By Rajan Philips –
For the second time in five years Sri Lankans have peacefully chosen a new President for a new five-year term and witnessed a smooth and constitutional transfer of power. The clear verdict of the electorate, which would appear to have surprised all sides, has nonetheless been accepted by everyone who contested the election and their supporters with civility and even good sportsmanship. At the same time, the glaring electoral fissure along geo-ethnic (fault) lines (with seven provinces and 16 districts voting overwhelmingly for the winning candidate, and two provinces and five districts along with a solitary (sixth) district right in the island’s centre voting overwhelmingly for the runner up) – has led to a range of interpretations and varying expectations. As for the new President, he has a new political beginning for an old soldier. Not just any beginning, but as the Head of State, Head of Government and Cabinet, and Commander in Chief, in the country of his birth. A big job even if it is in a small island.
It is also worth noting that as a matter of constitutional housekeeping business, last week’s presidential election and assumption of office are also the first time that the two events have occurred on their constitutionally due dates. Until now the timing of every presidential election and the assumption of office, starting with the very first one in 1982, has been manipulated for political and electoral advantages by incumbent presidents. One would hope, the new President will not do anything to change this new practice at the end of his elected term, regardless of whether he chooses to run for a second term or not. To his credit, he appears to be abiding by the Constitution in not appointing himself to any ministerial portfolio, not even the Ministry of Defence, notwithstanding his post-election assertion that he was elected to be and will be the Minister of Defence.
There was some titillation among detractors of the 19th Amendment who were hoping to see a constitutional standoff between the newly elected President and the incumbent Prime Minister, Ranil Wickremesinghe, whom the new President could not have dismissed without creating a new November crisis. Politically, there was not going to be any standoff because it is all good blood between Wickremesinghe and the Rajapaksas. In all of Sri Lanka, bad blood is only between Ranil Wickremesinghe and Maithripala Sirisena, and the two cohabitants turned antagonists are either gone or on their way out. Mr. Wickremesinghe, who might have hummed and hawed about leaving his post if Sajith Premadasa had won, was all gallant and gamely in giving way to the new President and his old friend. He is now keen to resume his favourite cabinet position: Leader of the Opposition.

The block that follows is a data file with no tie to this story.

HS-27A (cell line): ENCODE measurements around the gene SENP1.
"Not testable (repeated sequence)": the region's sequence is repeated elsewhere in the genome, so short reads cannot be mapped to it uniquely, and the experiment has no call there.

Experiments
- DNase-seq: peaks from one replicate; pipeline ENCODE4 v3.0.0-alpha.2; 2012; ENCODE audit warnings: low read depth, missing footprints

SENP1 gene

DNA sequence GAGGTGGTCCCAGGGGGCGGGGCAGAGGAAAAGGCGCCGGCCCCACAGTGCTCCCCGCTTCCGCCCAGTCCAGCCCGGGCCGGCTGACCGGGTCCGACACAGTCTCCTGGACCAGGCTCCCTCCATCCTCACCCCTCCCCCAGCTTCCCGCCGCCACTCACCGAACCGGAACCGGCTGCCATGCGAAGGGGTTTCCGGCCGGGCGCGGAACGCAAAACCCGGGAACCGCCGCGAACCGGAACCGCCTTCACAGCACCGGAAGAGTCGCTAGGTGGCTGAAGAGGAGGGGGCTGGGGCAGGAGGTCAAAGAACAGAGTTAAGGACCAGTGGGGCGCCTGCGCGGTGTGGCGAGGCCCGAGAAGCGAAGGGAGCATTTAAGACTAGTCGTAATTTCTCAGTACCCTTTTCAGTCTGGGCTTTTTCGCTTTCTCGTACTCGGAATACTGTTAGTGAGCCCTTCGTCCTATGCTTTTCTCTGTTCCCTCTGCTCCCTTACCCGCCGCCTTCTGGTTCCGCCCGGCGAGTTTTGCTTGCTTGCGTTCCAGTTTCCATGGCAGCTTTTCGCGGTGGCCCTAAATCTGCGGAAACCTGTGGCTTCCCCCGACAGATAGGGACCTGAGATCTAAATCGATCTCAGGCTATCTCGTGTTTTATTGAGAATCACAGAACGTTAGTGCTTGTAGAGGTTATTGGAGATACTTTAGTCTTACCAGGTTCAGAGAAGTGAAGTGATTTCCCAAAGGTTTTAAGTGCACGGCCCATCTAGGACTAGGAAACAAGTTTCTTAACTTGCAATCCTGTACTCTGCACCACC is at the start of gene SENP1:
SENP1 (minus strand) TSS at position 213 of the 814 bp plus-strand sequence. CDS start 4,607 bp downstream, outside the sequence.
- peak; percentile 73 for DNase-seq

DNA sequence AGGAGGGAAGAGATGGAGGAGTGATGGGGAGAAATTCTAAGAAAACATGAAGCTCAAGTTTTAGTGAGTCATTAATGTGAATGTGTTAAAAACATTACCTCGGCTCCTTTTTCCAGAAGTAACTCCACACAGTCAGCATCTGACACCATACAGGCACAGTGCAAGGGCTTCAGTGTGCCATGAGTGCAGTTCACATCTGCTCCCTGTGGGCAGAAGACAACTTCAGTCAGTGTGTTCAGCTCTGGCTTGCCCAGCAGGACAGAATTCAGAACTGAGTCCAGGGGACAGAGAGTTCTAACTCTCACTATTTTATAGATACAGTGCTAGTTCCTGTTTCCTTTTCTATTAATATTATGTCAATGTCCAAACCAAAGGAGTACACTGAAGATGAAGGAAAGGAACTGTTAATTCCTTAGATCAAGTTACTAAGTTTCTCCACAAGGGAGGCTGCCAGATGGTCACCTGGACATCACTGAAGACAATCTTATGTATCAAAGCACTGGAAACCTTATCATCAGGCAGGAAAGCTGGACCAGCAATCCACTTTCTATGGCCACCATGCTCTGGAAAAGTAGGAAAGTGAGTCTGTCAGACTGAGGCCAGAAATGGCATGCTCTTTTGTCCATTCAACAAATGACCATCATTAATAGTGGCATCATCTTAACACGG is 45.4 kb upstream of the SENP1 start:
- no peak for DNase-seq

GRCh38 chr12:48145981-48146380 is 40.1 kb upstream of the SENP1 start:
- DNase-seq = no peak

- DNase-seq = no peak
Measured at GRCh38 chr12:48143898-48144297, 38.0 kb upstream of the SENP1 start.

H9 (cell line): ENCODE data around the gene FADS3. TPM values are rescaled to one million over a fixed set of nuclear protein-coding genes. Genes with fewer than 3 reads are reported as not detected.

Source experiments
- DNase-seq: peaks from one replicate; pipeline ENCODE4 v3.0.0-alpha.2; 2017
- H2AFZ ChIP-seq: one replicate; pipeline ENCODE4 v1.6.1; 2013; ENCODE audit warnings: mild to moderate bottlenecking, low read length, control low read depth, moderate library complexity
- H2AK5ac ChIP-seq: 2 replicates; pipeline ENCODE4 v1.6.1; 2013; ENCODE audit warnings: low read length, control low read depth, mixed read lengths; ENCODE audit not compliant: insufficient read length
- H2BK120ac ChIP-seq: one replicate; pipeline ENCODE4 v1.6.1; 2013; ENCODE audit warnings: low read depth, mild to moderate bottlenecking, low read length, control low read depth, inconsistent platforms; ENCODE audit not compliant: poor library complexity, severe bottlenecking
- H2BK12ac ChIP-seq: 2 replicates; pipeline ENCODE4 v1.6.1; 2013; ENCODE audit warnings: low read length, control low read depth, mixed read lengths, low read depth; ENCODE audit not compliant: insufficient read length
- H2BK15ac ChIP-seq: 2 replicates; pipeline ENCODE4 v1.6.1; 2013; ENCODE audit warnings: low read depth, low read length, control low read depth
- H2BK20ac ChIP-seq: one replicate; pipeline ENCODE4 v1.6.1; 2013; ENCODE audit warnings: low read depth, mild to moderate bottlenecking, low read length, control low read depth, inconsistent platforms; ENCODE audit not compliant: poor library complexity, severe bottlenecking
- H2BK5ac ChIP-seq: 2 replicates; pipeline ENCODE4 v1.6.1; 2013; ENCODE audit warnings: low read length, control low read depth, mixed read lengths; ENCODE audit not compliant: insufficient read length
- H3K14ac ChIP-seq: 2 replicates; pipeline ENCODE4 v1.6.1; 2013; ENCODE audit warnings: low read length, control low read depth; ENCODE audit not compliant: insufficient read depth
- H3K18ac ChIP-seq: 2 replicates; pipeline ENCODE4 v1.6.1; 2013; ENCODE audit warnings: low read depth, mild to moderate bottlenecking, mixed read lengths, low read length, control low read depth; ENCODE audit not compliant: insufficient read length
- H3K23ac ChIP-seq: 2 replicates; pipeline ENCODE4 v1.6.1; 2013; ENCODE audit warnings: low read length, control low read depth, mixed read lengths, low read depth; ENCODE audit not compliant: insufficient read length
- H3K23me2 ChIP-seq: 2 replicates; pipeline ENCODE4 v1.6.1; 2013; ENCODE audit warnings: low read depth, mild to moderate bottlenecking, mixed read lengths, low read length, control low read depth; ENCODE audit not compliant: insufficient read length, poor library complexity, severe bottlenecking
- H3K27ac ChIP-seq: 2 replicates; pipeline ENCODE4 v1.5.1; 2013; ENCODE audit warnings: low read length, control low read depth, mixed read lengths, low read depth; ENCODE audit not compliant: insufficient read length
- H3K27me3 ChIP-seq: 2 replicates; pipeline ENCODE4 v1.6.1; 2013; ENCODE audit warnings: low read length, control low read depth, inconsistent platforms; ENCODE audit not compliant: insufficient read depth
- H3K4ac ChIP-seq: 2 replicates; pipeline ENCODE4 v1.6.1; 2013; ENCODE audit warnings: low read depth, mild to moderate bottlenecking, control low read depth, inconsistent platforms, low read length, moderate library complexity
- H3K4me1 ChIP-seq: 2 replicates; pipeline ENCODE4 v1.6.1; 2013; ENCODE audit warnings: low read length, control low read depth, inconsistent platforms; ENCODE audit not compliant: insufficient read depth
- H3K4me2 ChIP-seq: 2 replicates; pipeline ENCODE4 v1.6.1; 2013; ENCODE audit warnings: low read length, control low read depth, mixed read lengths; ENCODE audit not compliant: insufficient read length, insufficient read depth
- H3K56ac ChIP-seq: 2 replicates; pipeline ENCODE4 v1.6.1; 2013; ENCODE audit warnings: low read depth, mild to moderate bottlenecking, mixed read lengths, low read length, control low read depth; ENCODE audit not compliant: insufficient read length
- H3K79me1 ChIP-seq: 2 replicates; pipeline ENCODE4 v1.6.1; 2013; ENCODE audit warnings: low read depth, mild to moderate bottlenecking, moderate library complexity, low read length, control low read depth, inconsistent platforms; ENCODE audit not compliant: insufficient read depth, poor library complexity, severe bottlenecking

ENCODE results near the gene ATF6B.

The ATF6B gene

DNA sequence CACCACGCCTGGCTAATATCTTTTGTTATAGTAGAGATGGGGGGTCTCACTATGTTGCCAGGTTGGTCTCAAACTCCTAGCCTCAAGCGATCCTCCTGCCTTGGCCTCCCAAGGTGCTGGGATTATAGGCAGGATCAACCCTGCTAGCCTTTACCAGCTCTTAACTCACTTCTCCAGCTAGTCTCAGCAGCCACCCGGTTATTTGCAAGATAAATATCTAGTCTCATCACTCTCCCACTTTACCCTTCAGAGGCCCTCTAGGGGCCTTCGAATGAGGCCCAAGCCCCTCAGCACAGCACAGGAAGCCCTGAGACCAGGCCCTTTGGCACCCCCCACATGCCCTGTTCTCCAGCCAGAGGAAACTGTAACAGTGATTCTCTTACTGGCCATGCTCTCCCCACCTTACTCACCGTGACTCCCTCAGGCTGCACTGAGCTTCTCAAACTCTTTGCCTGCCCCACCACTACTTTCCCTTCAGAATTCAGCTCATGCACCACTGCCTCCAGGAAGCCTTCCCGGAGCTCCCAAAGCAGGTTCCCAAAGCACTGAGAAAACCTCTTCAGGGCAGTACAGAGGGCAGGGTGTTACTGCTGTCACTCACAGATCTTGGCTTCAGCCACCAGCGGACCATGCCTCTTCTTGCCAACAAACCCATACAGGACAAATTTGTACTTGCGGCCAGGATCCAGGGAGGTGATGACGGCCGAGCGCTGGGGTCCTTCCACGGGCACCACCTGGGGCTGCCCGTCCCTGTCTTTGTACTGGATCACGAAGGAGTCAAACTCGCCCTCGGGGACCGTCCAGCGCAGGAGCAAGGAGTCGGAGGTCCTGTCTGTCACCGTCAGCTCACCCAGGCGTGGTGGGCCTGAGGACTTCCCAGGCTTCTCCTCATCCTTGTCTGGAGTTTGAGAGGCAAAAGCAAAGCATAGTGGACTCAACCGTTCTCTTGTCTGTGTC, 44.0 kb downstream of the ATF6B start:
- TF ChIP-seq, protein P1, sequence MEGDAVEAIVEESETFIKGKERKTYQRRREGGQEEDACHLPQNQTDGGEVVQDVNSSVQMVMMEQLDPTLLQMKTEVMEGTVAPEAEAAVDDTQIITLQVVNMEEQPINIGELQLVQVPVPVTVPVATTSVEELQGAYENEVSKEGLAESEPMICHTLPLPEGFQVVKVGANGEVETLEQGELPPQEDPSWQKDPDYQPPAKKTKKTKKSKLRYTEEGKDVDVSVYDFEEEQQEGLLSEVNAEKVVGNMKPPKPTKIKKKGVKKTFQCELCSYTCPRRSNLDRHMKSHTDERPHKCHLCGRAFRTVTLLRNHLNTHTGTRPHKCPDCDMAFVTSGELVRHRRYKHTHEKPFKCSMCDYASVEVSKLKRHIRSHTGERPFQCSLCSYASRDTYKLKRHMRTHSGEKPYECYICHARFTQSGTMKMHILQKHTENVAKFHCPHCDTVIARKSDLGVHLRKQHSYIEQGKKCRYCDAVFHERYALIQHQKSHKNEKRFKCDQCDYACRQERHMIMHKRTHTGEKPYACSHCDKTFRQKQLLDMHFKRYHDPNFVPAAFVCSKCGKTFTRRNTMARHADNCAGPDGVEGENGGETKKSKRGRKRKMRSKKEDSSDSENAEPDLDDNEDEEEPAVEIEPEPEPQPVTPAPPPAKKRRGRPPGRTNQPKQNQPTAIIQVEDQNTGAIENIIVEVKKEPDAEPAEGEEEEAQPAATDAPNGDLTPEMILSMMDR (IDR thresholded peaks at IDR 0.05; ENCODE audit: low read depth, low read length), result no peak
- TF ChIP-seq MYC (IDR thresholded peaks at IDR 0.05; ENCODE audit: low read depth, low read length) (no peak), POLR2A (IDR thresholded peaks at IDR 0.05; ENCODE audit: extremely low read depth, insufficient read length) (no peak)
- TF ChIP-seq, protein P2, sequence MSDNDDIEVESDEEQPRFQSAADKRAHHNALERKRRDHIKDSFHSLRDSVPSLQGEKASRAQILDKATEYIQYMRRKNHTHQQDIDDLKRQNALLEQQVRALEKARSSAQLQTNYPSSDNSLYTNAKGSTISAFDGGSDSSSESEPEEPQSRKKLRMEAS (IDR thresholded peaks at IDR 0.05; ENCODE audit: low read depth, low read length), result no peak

The President and Parliament
Those who scoffed and cried constitutional foul at the twin inauguration of a newly elected President and his cohabitant Prime Minister in January 2015, must now be feeling satisfied with the smooth transition from the tired half-yahapalanaya government to by no means fresh SLPP-caretaker government with Mahinda Rajapaksa as third-time Prime Minister. Therein is the beauty of the parliamentary system. One can be a Prime Minister for endless terms, and there is no harm in being so because one is constantly accountable to one’s cabinet (in Britain a long line of Tory PMs from Churchill to Thatcher got turfed out by cabinet revolt), parliamentary group, and to parliament itself. That is not the case with an elected President.
That said, the transitional experiences of 2015 and 2019 have created a healthy precedent and convention by which a sitting parliamentary majority would fade away if an opposition candidate wins the presidential election. It may not quite work so smoothly, or not at all, if it is the other way around – that is if an opposition party wins the parliamentary election defeating the government of the sitting president. Then, of course, the ‘presidentialists’ will say that the new parliament must work with the incumbent president. Their illogical argument is that a President is elected by all the people (technically even by 50.1%), while MPs are returned from smaller constituencies. As historical precedents go, President DB Wijetunga stepped aside when Chandrika Kumaratunga first won the parliamentary election in 1994. But Kumaratunga stayed put as President in 2001, when Ranil Wickremesinghe won the parliamentary election, and three years later went on to sack his government and dissolve parliament.
It is the removal of the arbitrary presidential power of dissolution by the 19th Amendment that has provoked criticisms that somehow that removal is undemocratic and a recipe for instability. When Gotabaya Rajapaksa won the presidential election, the critics suggested that the 19th Amendment was preventing the new President from dissolving parliament and furthering the will of the people that had just elected him. This is a fundamental misunderstanding of the principle and the practice of the separation of powers. It is worse than misunderstanding, because what is involved is the refusal to understand that to have the executive exercising the power of dissolution over parliament is totally incompatible with the separation of powers between the executive and the legislature as coequal branches of government.